ADROIT= Having or showing skill, cleverness or resourcefulness in handling situations.
Pack a few extras; water, wax, extra leash, extra string, fin key.
Recon – what is going on out there, is it crowded, what is the ocean doing, which way is the water moving, where is it breaking, is there a rip to help you get out?
Evaluate – How do I feel about it? Is it in my comfort zone? Set a point of reference on the beach so you know how far you drift. Can I swim in if I were to lose my board?
Paddle out where there’s less people even if the break is straight out. Remember surfers go right and left from the break, so if there’s a clump walk down a bit past the last surfer in the group. Paddle ASAP to the line-up. Control your board. Meet the wave with force when turtle-rolling.
Basic priority- Person closest to the peak. Look both ways. Sometimes no clear peak.
Etiquette when crowded – If you just paddled out and a wave comes, be mindful that some may have been sitting there waiting a long time. If you paddle for a wave and miss it- ASAP get out of the impact zone as other surfers are still trying to catch waves. Don’t go right for the next one – it’s someone else’s turn. Same, if you just caught a wave. Take one – Give one.
Awareness in the line-up. Who’s in front, behind, and beside you? It will change often but keep a scan going throughout the session.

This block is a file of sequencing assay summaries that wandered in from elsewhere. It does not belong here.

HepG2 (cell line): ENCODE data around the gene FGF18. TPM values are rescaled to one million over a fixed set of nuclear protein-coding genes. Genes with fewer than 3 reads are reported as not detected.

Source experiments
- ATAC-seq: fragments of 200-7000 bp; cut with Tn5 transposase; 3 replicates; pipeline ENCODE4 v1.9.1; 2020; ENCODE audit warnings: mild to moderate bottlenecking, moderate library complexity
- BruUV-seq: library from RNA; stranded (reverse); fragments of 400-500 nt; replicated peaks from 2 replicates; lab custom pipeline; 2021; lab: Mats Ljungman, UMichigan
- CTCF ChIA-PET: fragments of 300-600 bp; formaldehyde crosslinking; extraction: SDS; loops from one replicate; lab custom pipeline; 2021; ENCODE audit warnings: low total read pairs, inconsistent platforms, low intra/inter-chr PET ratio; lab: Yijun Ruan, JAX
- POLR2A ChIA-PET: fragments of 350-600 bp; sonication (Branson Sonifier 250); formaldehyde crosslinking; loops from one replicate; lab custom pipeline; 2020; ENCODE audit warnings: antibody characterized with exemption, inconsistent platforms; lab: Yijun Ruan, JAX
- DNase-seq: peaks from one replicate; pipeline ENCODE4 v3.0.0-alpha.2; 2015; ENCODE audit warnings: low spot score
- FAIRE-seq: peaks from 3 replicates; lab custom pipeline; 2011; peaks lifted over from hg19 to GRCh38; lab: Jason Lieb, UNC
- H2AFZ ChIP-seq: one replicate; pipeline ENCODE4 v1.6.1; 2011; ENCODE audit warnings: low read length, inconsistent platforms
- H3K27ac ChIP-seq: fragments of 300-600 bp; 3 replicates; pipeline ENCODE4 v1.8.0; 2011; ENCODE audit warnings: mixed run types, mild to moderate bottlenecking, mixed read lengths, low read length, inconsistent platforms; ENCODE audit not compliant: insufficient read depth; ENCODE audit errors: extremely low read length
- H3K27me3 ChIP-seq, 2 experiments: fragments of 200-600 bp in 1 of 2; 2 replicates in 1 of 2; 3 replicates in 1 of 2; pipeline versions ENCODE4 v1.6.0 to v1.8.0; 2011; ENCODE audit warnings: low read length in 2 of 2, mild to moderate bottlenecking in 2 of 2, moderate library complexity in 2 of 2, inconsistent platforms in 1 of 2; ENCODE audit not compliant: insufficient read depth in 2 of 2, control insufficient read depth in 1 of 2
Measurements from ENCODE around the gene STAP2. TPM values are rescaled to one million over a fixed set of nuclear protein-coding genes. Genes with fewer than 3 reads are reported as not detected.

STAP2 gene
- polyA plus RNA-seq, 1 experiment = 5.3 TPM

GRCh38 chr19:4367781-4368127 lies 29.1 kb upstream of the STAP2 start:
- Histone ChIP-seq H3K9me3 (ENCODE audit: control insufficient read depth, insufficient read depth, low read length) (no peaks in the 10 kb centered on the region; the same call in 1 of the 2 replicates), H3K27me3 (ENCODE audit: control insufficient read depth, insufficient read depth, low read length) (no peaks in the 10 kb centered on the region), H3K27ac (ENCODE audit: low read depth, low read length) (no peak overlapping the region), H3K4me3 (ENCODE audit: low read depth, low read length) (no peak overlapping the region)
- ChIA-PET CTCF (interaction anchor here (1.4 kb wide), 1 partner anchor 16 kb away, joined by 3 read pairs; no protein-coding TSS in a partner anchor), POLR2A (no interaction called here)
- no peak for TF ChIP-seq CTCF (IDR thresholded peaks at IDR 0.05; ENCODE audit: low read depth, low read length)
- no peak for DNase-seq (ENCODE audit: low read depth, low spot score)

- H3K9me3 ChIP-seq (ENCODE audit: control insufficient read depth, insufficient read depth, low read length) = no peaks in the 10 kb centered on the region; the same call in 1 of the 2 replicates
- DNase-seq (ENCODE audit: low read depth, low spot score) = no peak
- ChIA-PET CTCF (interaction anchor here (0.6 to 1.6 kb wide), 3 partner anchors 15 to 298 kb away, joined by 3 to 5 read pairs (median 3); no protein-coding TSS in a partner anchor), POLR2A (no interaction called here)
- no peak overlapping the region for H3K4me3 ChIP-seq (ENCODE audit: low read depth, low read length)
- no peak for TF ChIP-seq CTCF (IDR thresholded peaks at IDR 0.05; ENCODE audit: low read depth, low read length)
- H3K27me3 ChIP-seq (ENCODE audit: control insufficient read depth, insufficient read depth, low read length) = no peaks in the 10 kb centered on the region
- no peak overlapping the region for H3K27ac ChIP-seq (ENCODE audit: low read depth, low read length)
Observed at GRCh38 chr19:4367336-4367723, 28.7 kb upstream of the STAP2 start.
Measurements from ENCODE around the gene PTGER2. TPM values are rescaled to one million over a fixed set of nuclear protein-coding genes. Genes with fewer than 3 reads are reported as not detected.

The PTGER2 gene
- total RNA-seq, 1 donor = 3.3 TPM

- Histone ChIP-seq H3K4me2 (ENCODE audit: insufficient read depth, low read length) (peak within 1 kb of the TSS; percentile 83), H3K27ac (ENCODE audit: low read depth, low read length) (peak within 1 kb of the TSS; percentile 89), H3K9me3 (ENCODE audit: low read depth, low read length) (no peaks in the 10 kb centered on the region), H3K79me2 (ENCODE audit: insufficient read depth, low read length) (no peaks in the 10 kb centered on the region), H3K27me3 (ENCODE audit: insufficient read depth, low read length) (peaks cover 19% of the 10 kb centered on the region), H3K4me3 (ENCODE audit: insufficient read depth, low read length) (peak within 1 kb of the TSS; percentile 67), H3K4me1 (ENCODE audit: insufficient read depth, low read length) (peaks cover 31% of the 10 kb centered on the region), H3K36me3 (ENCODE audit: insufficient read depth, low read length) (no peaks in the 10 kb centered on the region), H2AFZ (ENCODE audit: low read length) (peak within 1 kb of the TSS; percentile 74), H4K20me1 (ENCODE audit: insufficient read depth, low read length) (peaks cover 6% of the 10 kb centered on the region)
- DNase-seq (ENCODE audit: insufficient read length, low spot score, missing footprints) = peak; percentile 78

Do Unto Others as you would have them do to you. Unless you are a pro, wear a leash.
Respect others– Don’t be a Turd- Turdy activities- Wave Hogs, Back Paddling and snakes. Dealing with this behavior- Make direct statements. “Please don’t back paddle me again… Cut me off again…” It’s just a wave, don’t put yourself or others in danger. Enjoy other folks riding!
Open communication- Are you going Right? Left? Or if you have dibs you can say, “I’ll go right”, giving permission for the other surfer to grab the other side of the wave.
Initiative- Take initiative and don’t be timid. Like when a shortboarder sits right behind you and when you stop short because he is in the way, he turns and guns it. After it happens once, I encourage you to look right at him as you paddle for the wave as though you will run him over. Don’t run him over but look unstable and make them question what you will do. Or you are coming down the wave, clearly up and riding and another surfer begins to paddle into the wave. Whistle or yell, “Hey” until they stop.
Travel- All the above applies but add to it- extra courteousness, stay low-key, don’t show up with a big crowd, stay off the peak and if possible, go with a local.
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